I used to think of Iraq and Afghanistan that "We broke it, we need to fix it." But I don't think we are smart enough to "fix" something we broke so profoundly over many decades even before W screwed the pooch. We should come home.

Cheers,

Bobby

Cheers to you for at least acknowledging that atonement is part of decency, which in turn is part of self-respect, which is in our interest to cultivate.

I tend to agree that at this point the beginning of atonement, anyway, the best first step, is to disengage.

John Smith
03-27-2015, 02:25 PM
Congress has apparently chosen to disengage.

If 'they' had listened to me we would not have invaded either Afghanistan or Iraq. Engaging was easy. Disengaging may be far more difficult.

The only thing I'm reasonably certain of is we created a situation and have lost control of it. Our options are limited, and none of them are good.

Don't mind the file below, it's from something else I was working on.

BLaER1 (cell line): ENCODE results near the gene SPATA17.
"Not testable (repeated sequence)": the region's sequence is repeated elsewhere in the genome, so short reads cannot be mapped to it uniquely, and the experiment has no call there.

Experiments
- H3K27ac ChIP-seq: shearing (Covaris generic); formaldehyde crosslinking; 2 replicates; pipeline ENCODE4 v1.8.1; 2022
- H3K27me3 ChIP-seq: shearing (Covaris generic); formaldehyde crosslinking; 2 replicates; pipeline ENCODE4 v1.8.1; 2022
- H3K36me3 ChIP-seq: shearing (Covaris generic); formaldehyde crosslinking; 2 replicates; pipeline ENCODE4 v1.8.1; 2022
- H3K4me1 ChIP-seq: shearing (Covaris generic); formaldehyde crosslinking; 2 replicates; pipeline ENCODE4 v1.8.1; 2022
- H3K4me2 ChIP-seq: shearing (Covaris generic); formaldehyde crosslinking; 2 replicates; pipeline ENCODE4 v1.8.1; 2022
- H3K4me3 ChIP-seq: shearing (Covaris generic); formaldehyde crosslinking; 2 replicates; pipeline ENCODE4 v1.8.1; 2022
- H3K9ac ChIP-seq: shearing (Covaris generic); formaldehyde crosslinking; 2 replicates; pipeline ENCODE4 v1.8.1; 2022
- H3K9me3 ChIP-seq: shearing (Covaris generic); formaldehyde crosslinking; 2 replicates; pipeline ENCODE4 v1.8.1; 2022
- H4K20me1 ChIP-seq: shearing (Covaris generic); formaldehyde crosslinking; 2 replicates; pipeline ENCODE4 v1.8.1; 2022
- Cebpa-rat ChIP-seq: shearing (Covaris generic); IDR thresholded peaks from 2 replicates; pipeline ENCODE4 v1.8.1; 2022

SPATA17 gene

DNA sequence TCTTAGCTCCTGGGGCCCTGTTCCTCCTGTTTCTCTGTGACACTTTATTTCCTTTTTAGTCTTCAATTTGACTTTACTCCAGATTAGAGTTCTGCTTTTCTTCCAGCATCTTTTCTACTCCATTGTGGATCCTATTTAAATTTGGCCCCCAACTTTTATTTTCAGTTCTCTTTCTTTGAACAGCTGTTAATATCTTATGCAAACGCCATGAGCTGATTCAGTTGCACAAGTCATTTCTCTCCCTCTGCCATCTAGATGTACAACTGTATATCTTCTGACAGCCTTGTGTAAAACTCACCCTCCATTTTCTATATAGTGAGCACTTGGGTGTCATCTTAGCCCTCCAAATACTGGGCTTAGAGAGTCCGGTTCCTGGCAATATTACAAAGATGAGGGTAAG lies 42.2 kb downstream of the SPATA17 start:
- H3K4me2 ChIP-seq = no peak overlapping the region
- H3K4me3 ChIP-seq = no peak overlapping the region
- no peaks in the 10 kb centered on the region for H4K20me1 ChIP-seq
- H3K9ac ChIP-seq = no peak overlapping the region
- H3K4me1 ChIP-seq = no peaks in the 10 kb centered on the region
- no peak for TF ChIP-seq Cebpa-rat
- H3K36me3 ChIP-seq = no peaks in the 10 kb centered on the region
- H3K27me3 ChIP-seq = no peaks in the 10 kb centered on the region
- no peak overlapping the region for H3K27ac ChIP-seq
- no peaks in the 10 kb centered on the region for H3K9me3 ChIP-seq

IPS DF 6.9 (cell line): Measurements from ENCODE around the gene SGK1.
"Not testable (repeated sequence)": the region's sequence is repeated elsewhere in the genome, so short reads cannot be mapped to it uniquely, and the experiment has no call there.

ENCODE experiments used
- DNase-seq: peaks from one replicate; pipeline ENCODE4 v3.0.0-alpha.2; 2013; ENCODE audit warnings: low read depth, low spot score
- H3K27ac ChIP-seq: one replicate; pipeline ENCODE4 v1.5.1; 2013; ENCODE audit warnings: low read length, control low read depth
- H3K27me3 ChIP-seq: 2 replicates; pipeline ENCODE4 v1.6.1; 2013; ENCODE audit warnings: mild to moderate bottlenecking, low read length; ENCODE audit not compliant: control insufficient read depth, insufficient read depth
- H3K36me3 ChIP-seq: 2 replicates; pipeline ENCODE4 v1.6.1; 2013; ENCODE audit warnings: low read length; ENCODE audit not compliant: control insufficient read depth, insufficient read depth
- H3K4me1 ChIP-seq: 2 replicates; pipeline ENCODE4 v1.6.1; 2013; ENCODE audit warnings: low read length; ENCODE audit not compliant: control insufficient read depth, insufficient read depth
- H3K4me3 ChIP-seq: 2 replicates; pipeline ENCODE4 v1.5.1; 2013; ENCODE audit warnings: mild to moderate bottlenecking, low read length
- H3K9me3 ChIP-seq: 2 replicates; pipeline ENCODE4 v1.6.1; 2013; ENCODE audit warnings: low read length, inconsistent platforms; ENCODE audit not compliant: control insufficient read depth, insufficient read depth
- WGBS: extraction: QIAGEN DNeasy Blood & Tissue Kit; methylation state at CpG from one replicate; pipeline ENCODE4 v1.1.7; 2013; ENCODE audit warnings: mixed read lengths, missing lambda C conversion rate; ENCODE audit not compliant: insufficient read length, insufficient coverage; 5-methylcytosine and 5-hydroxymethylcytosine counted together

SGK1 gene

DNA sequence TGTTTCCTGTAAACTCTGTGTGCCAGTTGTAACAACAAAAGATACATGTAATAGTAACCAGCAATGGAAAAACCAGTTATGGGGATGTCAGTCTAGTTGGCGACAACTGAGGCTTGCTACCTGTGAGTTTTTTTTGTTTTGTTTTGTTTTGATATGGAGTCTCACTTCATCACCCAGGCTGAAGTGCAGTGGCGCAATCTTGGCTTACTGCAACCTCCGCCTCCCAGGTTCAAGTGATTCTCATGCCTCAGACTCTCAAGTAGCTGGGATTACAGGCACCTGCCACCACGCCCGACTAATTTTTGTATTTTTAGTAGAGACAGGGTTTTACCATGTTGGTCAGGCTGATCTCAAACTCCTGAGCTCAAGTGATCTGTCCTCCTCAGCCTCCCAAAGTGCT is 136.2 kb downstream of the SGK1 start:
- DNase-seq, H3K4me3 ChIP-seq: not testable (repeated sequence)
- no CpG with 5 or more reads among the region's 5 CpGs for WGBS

I would hope we are out before the next president is elected.

One of the questions we ought to be considering is how the next president is apt to handle this, which is likely not going to end before that person is sworn in.

Is there really anyone on the right anyone here wants to be in charge of how we proceed? Would any one of them be likely to shorten or involvement? Would they be more aggressive?

Michael D. Storey
03-27-2015, 03:09 PM
Seventy years of misteps in the Mideast catching up with us. There are no good moves except to leave, and even that has severe consequences. But we should cut our losses now.

We can no sooner look at all of these people with the same eye as we can the Portugese and the Austrians. If we do not equate all Europeans. why do we see all of the people of the near east and the Levant as Arabs or Jews?